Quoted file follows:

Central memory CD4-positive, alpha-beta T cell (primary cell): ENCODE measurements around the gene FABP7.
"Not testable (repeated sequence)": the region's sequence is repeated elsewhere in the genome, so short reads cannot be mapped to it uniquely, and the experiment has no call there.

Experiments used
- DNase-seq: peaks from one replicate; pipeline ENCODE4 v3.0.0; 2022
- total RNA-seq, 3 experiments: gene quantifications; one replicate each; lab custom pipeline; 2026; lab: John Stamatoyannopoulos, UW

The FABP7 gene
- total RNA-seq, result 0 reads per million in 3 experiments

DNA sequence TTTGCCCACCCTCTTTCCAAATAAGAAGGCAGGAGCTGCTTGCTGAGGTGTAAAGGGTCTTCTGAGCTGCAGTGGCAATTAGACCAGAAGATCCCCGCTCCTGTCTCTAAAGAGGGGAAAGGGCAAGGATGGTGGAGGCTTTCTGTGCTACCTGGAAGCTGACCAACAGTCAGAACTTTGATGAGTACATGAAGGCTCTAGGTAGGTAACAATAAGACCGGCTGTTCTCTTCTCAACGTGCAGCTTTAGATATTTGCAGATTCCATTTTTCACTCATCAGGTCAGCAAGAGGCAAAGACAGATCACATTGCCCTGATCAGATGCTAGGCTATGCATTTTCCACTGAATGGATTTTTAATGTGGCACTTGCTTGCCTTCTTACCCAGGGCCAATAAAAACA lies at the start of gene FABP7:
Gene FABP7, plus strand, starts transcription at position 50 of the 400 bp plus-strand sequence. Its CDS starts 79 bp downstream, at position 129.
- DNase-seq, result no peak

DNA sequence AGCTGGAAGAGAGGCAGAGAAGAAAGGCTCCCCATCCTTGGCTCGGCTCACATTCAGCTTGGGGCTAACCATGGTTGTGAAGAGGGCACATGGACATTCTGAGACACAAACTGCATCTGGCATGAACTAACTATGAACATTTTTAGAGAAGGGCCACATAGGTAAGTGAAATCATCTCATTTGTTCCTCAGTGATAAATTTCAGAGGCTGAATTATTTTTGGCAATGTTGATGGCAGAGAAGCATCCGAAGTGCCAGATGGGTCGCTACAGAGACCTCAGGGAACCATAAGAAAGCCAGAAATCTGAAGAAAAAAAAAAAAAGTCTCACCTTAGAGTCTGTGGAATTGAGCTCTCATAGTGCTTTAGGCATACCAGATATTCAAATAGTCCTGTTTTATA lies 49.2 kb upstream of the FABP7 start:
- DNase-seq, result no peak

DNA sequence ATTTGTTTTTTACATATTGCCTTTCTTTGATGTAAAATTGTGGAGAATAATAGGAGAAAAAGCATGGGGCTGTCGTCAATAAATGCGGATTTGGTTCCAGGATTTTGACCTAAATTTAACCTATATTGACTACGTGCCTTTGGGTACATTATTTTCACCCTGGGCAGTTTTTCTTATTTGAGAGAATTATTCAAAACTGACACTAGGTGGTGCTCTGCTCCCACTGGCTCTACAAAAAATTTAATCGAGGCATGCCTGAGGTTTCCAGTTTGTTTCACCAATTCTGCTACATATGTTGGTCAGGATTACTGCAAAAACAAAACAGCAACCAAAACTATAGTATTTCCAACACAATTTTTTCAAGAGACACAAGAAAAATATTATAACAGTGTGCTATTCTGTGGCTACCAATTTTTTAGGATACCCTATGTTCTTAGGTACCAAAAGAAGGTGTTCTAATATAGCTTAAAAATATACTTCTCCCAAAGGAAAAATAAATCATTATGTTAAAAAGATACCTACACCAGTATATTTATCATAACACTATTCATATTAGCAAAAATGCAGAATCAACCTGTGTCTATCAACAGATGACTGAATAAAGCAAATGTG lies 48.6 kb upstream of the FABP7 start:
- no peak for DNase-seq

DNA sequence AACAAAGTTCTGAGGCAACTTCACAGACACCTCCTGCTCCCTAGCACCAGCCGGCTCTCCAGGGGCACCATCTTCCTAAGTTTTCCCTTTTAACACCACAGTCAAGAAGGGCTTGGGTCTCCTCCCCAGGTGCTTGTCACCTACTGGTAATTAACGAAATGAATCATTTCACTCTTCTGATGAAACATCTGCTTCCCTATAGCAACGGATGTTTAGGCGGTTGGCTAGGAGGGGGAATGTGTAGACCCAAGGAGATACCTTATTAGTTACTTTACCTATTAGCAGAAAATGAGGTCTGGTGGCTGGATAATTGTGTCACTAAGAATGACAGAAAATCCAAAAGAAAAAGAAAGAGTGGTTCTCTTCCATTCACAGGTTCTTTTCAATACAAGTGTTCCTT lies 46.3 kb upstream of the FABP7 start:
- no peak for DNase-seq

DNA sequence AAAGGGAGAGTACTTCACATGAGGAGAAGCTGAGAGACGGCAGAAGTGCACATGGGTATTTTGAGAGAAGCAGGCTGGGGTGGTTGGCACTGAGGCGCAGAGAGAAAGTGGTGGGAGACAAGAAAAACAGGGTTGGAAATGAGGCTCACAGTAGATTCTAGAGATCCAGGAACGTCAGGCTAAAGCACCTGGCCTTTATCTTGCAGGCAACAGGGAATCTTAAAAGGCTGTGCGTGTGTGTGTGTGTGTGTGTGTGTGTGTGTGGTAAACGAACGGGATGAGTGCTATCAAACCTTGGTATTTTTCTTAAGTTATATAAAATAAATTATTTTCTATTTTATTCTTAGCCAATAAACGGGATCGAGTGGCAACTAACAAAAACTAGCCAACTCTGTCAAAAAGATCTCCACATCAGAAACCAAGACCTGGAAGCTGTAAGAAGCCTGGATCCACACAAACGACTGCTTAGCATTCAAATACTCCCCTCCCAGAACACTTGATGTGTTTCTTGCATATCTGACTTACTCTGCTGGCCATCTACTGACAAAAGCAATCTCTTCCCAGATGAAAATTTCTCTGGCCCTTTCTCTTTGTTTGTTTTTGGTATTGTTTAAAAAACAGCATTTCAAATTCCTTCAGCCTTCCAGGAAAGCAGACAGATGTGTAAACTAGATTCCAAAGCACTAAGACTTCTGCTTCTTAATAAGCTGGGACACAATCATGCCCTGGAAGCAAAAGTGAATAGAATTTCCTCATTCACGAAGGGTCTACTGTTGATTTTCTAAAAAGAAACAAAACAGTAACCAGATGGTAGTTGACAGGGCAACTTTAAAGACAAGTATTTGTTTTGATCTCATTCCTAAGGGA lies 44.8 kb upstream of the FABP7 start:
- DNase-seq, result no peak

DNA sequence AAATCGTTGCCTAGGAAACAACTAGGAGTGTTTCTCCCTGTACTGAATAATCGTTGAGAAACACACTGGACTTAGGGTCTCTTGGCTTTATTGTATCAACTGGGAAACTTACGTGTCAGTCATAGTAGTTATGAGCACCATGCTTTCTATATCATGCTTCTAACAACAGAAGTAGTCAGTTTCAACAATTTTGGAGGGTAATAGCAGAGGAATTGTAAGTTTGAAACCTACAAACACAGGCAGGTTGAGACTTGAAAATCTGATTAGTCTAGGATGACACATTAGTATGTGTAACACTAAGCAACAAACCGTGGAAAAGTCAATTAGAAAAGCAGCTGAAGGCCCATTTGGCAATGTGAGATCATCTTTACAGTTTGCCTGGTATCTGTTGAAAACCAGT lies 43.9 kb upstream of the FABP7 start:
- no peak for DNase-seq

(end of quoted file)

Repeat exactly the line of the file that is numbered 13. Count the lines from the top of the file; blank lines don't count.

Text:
DNA sequence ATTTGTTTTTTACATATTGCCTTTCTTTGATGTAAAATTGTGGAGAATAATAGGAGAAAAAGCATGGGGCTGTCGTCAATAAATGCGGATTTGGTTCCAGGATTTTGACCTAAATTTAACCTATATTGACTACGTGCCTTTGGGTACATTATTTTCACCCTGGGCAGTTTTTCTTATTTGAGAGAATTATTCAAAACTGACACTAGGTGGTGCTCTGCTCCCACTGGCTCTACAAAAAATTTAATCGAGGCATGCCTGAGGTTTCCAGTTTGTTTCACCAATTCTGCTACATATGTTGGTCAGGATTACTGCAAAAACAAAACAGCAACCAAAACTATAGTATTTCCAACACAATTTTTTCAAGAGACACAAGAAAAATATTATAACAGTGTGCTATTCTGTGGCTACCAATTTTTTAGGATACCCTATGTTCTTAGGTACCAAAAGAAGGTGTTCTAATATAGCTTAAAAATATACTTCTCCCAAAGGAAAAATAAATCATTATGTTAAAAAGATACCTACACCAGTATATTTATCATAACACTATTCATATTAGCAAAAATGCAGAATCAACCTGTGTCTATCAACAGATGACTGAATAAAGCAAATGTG lies 48.6 kb upstream of the FABP7 start: